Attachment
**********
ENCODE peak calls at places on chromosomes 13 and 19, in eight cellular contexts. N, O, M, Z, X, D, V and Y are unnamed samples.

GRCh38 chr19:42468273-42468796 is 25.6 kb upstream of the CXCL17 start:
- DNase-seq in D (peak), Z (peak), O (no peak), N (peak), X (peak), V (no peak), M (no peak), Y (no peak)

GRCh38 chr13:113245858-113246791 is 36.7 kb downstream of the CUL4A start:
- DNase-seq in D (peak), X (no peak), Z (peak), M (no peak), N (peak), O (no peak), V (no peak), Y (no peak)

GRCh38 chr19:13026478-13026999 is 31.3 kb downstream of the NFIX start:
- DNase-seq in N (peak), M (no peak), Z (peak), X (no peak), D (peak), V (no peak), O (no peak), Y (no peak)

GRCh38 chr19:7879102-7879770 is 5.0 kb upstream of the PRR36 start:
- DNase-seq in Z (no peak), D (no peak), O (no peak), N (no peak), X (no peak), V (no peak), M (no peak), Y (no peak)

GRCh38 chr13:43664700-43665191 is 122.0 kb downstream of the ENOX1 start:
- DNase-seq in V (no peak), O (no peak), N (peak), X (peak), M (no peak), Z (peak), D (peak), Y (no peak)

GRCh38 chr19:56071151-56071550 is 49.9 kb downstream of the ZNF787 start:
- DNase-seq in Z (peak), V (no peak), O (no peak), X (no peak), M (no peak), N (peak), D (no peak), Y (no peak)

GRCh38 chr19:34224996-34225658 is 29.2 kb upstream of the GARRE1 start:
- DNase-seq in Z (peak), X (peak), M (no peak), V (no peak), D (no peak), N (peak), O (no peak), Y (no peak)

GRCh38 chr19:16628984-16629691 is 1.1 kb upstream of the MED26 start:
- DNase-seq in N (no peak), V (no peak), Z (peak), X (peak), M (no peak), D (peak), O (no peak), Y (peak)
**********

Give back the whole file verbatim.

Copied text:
ENCODE peak calls at places on chromosomes 13 and 19, in eight cellular contexts. N, O, M, Z, X, D, V and Y are unnamed samples.

GRCh38 chr19:42468273-42468796 is 25.6 kb upstream of the CXCL17 start:
- DNase-seq in D (peak), Z (peak), O (no peak), N (peak), X (peak), V (no peak), M (no peak), Y (no peak)

GRCh38 chr13:113245858-113246791 is 36.7 kb downstream of the CUL4A start:
- DNase-seq in D (peak), X (no peak), Z (peak), M (no peak), N (peak), O (no peak), V (no peak), Y (no peak)

GRCh38 chr19:13026478-13026999 is 31.3 kb downstream of the NFIX start:
- DNase-seq in N (peak), M (no peak), Z (peak), X (no peak), D (peak), V (no peak), O (no peak), Y (no peak)

GRCh38 chr19:7879102-7879770 is 5.0 kb upstream of the PRR36 start:
- DNase-seq in Z (no peak), D (no peak), O (no peak), N (no peak), X (no peak), V (no peak), M (no peak), Y (no peak)

GRCh38 chr13:43664700-43665191 is 122.0 kb downstream of the ENOX1 start:
- DNase-seq in V (no peak), O (no peak), N (peak), X (peak), M (no peak), Z (peak), D (peak), Y (no peak)

GRCh38 chr19:56071151-56071550 is 49.9 kb downstream of the ZNF787 start:
- DNase-seq in Z (peak), V (no peak), O (no peak), X (no peak), M (no peak), N (peak), D (no peak), Y (no peak)

GRCh38 chr19:34224996-34225658 is 29.2 kb upstream of the GARRE1 start:
- DNase-seq in Z (peak), X (peak), M (no peak), V (no peak), D (no peak), N (peak), O (no peak), Y (no peak)

GRCh38 chr19:16628984-16629691 is 1.1 kb upstream of the MED26 start:
- DNase-seq in N (no peak), V (no peak), Z (peak), X (peak), M (no peak), D (peak), O (no peak), Y (peak)